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Almost a year ago, I received a call. gas bloating after eating Someone had forwarded the MEC wind property tax information I’ve been making available online to the State Treasurers office. That office in turn had forwarded the information to the state auditors office. The gentleman on the phone mentioned he was from the state auditors office, and had seen the information I’ve been uploading. He asked some questions , stated the auditors office would be proceeding with a full review that would take a while, and said his office would be in touch at some point. I told him that I would be happy to provide information, relevant correspondence, etc. and thanked him.

As I mentioned above, that’s been almost a year ago. I’ve thought it odd that I’ve heard nothing since, though I recently noticed the auditors office completed a review started in May of Iowa’s medicaid system. It examined several months, January 2017 to November 2018, with 5 staff members performing the review. The article linked here was critical of the audit. The blogger is active in Democrat politics, and the current auditor is Republican, so I won’t comment on the politics here, except to note that Iowa has room for improvement on healthcare, lots of room . But, hey , I’m an energy blogger, so I’ll keep those opinions to myself for now, except to recommend that visitors who are also interested in healthcare might check out the link to Matt Stoller on the side bar of this blog. I was interested in the time period audited, and time ,staff needed to complete the Medicaid audit because some of the wind property tax discrepancies I’ve been listing on the blog have been going on more than a decade. Much longer than the review time frame for the medicaid audit.So maybe it isn’t odd after all that I haven’t heard back from the auditors office.Reviews like this undoubtedly add to their normal annual workload.

I’m hoping the state auditor is still active on this, and will trace down why all the discrepancies and procedures I’ve listed on the property tax issue have occurred. I still have additional information I haven’t uploaded yet. mp electricity bill payment paschim kshetra I’m researching and reporting what I’ve found in my spare time after all. So, here’s my wish list for a full and thorough audit into MidAmerican’s wind property tax :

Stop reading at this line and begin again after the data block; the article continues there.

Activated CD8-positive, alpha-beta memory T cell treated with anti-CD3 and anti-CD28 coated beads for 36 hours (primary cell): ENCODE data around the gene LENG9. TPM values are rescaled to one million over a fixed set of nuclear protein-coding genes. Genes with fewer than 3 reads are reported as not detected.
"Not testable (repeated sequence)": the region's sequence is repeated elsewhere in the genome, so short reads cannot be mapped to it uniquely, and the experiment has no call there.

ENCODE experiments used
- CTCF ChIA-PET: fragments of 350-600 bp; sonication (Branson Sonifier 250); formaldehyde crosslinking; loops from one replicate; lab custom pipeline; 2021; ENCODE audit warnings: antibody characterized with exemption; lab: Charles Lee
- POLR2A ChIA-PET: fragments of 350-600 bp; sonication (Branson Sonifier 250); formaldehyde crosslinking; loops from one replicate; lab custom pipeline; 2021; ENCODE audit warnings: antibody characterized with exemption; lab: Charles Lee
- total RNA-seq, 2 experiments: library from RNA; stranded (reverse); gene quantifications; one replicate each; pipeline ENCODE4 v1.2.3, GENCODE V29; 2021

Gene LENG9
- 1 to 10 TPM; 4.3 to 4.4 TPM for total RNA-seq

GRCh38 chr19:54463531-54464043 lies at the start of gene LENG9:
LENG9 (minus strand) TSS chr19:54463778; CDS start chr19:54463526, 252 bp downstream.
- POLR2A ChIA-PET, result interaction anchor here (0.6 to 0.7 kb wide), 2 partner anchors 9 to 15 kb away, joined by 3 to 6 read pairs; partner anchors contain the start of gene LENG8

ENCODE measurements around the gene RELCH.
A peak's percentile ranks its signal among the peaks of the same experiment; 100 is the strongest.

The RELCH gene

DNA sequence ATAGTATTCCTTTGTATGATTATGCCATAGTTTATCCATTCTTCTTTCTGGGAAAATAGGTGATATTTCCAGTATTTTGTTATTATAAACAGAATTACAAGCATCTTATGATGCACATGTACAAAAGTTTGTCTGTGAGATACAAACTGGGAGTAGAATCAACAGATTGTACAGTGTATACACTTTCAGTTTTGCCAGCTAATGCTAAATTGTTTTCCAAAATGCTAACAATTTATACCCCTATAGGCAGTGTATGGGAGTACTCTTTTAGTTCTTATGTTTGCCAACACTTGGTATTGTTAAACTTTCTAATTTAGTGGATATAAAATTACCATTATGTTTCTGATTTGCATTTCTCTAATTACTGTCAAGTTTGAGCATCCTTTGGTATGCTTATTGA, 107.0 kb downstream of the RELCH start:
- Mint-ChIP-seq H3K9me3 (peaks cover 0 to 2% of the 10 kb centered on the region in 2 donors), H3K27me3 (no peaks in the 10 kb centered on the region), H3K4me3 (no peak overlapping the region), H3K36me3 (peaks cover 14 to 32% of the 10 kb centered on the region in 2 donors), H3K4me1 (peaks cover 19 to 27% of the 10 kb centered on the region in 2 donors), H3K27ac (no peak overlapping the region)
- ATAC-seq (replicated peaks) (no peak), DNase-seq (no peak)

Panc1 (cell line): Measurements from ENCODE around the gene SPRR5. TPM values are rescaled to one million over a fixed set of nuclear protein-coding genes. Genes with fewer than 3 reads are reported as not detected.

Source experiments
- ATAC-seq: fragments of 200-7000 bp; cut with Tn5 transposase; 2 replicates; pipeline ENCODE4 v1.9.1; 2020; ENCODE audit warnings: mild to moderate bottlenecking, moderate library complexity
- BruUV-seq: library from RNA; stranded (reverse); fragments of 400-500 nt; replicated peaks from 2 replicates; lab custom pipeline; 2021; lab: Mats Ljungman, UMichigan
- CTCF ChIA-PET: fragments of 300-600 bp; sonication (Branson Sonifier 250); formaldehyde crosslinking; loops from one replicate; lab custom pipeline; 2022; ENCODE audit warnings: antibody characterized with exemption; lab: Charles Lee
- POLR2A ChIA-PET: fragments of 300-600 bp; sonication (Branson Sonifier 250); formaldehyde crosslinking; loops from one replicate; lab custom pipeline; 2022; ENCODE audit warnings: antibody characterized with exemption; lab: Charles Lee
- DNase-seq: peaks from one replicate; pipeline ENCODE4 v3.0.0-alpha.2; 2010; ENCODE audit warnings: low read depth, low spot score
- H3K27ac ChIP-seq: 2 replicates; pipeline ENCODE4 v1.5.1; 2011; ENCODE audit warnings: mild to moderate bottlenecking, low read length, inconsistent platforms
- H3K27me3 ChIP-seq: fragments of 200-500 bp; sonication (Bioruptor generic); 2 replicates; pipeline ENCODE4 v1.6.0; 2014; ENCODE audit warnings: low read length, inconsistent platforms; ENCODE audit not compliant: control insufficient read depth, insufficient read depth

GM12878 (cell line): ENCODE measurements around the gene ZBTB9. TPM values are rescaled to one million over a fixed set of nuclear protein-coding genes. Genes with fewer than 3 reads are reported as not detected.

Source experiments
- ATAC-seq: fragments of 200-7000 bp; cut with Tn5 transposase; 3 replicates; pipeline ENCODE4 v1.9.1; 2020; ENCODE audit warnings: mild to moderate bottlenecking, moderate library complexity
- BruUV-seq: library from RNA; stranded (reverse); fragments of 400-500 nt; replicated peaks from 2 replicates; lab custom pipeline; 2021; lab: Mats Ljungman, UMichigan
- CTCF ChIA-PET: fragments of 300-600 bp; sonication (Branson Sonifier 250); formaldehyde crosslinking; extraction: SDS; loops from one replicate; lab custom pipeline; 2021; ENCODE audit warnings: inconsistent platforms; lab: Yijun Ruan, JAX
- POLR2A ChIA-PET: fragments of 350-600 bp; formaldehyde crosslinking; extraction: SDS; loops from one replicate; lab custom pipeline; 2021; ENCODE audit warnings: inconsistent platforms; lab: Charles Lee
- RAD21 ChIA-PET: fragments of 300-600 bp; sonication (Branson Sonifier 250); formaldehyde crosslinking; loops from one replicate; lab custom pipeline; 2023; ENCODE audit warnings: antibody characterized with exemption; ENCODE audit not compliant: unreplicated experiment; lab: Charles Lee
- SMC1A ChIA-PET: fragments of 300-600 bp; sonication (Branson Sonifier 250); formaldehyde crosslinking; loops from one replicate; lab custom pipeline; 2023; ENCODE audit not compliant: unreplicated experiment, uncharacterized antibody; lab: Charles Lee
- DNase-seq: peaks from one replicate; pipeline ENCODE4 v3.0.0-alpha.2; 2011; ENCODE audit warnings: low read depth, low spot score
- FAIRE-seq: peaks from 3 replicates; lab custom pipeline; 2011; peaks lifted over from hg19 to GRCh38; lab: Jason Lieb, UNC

1 Audit all of MidAmerican’s 20 plus wind projects. Compare the utilities federal FERC wind cost filings and the Iowa utilities board filings , and compare to valuations MEC submitted to county auditors, Every MEC wind project I’ve looked at so far. has discrepancies between MEC’s county filings and the MEC’s federal FERC filings, so the auditor should look at all MEC wind projects.The Iowa Utilities board MEC filings relevant to this are likely confidential. gas stoichiometry calculator The IUB wasn’t helpful at all to my inquiry about this. The auditors office would have no trouble getting them. Indeed, the gentleman who called me mentioned he had visited the IUB and would be continuing a review of MEC’s wind property taxes. There’s probably useful information relevant to this issue at the SEC as well, which I haven’t had much time to check into, except to notice some information that MEC filed there that I couldn’t find yet at the IUB (transparency issue ?). Some of these wind projects have been in operation for a decade, so that’s a lot of wind projects and a lot of years to review.

2 Audit MidAmerican’s replacement tax filings at the state department of revenue. Every MidAmerican wind project has listed certain wind project grid connection equipment in the replacement tax program. electricity physics khan academy That information is from an email sent to me by MidAmerican employee Dean Crist. He may possibly be retired. Thanks for your help Dean! That email is posted here on the blog, along with a Webster county MEC filing that supports the email. I’ve found another wind project that listed similar equipment as wind property. When I review the Iowa code, I don’t think MidAmerican should be able to do this. Definitely not fair if DOR is allowing them to and other wind projects in the state can’t.